Updated: Aug 16, 2020
In trying to understand your financial crime, fraud and corruption risk, building a risk profile for your organisation including its insider threat is an important starting point to fighting fraud and corruption locally and throughout your organisation and its global supply chain.
Information rules the world
Proactive versus the reactive response to fraud and corruption allegations
If you are about to build a profile of risk around your organisation, you should not only look at organisation sources of information but also international assessment of risk the outline the current risks and themes that may impact your organisation. One such source is the Report to the Nations published by the Association of Certified Fraud Examiners.
The ACFE study covered 2505 cases from 125 countries with a total loss of more than $3.6 billion. The average loss per case is $1,509,000. A number of the key findings in this year’s report include:
Corruption was the most common scheme in every global region and is the most common scheme across all sectors
43% of schemes were detected by tip
56% of tips were received from individuals that had received formal fraud training compared to 37% without fraud training
The 3 primary categories of occupational fraud include asset misappropriation, corruption and financial statement fraud
The median duration of fraud, from when it begins to when it is detected is 14 months. 7% lasted over 5 years with the largest median loss
Occupational fraud is concealed through creating fraudulent physical documents, altered physical documents, altered electronic documents or files and created fraudulent electronic documents or files
The awareness of common fraud methodologies and the controls necessary to detect and mitigate these risks is essential in protecting organisation revenues. The key findings of control risks included;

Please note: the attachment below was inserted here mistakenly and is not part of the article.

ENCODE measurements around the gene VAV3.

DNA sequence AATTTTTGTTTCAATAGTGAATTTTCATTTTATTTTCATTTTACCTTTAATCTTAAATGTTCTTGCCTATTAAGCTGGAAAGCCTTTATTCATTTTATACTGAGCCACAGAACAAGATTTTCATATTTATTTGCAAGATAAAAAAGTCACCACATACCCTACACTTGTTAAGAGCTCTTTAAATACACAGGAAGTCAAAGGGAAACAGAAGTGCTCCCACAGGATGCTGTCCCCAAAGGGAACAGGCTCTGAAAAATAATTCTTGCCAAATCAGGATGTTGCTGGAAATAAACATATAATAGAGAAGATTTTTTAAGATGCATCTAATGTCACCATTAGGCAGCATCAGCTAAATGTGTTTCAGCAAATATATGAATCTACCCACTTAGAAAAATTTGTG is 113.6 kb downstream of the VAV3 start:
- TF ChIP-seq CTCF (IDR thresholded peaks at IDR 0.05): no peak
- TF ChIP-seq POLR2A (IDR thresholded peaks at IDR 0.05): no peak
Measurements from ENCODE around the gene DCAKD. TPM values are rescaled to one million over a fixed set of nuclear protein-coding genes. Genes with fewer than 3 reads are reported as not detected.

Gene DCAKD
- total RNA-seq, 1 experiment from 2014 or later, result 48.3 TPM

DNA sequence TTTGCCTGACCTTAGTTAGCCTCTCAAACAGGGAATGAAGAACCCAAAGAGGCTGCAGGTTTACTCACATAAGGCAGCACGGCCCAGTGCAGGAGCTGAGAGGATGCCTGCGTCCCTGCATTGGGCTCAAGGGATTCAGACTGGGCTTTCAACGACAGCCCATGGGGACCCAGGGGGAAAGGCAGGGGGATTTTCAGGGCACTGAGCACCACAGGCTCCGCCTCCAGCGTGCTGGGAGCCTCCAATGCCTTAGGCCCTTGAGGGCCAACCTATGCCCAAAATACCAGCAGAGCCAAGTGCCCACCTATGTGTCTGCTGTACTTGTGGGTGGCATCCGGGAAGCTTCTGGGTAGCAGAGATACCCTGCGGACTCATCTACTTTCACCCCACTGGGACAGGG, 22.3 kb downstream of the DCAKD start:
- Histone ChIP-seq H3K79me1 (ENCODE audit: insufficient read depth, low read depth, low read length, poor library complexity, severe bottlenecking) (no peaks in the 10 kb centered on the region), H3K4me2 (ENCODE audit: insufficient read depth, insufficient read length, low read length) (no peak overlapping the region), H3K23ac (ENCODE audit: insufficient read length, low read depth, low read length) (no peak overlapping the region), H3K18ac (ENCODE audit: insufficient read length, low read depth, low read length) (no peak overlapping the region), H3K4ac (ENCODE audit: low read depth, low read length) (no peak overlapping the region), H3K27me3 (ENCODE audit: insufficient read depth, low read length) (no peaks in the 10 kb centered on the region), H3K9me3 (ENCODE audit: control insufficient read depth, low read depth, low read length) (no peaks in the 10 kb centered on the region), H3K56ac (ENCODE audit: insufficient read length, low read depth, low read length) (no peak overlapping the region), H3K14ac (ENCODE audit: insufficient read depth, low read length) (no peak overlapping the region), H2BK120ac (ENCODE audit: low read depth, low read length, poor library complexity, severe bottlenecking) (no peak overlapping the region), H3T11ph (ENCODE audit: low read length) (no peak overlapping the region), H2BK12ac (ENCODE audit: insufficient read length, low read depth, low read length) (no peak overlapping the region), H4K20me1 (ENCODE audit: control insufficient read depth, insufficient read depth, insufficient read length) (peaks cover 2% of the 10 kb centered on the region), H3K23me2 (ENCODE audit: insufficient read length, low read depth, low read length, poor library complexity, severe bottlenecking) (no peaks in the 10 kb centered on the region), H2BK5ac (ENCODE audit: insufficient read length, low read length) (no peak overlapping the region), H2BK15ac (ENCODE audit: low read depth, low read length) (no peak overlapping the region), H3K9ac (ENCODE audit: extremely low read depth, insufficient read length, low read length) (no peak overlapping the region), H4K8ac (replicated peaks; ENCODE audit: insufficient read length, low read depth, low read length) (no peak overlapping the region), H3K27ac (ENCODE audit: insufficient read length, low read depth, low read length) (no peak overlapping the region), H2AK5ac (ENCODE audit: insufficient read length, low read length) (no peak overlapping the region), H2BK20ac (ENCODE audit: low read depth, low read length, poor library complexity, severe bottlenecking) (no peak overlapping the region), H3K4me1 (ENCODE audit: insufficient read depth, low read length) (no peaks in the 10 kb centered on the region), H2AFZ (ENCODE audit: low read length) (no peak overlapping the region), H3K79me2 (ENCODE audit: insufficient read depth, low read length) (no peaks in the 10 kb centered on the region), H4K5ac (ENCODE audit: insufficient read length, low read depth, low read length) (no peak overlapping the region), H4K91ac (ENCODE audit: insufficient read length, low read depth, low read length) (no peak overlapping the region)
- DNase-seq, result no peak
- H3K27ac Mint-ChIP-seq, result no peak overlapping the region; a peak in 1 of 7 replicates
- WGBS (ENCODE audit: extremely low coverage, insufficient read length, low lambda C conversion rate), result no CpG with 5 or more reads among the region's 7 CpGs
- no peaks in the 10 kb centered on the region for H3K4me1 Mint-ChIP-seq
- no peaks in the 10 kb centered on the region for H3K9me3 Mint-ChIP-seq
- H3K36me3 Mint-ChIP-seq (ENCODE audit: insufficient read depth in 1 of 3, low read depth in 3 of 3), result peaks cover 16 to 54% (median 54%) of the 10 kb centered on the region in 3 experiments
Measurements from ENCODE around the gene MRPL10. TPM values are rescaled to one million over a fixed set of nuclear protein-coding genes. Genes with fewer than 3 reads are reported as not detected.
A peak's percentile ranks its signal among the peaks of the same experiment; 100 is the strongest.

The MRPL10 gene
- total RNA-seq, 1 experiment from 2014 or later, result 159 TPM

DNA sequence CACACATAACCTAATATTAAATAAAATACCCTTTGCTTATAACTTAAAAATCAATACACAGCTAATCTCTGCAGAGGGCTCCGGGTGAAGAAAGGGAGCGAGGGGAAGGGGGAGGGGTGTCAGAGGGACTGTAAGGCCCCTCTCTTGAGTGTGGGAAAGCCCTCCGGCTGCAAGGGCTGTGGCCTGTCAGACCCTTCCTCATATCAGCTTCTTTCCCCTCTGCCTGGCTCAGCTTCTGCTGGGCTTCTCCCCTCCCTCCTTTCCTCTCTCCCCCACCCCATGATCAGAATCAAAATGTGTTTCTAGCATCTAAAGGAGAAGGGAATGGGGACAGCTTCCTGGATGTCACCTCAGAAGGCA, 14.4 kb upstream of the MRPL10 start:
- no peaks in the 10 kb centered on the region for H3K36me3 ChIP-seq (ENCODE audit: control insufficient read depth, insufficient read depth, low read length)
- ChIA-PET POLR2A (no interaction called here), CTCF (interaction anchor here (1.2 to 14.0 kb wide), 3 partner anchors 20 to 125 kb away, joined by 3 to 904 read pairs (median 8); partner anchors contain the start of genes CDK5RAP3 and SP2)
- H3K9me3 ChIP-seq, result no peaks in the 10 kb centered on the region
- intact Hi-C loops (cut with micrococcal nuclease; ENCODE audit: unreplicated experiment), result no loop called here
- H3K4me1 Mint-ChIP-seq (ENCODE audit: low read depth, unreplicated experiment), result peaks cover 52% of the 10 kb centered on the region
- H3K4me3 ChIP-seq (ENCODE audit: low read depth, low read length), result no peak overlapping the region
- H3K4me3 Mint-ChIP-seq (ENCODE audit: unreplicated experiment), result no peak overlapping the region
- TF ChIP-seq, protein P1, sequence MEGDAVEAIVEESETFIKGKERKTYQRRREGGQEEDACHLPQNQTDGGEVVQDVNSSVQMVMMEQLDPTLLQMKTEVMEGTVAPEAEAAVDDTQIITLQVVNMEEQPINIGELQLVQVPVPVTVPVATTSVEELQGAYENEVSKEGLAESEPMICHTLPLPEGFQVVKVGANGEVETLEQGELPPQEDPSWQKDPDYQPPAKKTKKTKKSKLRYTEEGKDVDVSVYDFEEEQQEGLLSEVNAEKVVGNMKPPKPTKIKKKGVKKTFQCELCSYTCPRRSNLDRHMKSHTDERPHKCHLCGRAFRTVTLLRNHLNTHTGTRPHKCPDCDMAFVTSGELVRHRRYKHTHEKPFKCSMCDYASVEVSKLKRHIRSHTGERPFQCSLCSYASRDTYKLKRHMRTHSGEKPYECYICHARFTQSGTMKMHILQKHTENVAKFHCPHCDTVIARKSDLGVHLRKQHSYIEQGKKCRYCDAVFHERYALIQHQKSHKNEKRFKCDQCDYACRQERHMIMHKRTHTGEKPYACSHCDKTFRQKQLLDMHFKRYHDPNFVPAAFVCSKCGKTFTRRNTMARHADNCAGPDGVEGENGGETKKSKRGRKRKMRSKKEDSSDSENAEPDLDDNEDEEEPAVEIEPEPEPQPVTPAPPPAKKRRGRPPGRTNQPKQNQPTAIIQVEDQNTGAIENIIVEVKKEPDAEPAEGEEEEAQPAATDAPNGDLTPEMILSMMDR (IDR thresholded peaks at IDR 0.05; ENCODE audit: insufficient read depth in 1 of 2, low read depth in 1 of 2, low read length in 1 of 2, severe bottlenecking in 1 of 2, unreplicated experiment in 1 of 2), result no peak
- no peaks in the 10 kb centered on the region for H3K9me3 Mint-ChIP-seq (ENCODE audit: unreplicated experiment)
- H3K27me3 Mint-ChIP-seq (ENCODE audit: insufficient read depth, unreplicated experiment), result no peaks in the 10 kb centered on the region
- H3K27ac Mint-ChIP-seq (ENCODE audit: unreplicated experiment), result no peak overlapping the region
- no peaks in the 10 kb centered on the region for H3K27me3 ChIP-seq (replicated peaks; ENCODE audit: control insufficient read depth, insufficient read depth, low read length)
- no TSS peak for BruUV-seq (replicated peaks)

A lack of internal controls contributed to a third of the fraud
More than 40% of cases in the study were uncovered by tips, which is almost three times as many cases as the next-most common detection method
Four anti-fraud controls in particular were associated with a 50% or greater reduction in both fraud losses and duration; a code of conduct; an internal audit department; management’s certification of financial statements; and regular management review of internal controls, processes, accounts, or transactions
64% of victim organisations had hotlines
All sectors are impacted by occupational fraud however sectors with significant values of loss included construction, energy, healthcare, manufacturing and telecommunications. However the biggest loss was within this analysis is the mining sector
The presence of fraud controls not only reduced the median loss but also the duration of the fraud
The primary internal control weaknesses that contribute to occupational fraud, include; the lack of internal controls, override of existing internal controls, lack of management review and poor tone from the top
The significant value in control measures can't be underestimated, the ACFE research clearly highlights the importance of being able to collect your own data to detect and respond to fraud risk. Although receiving tips is only one information source in building a risk profile, it is clearly a powerful tool and when linked with staff that receive formal fraud training, the insider threat is clearly identified quicker and financial losses reduced, where your organisation is a target of fraud.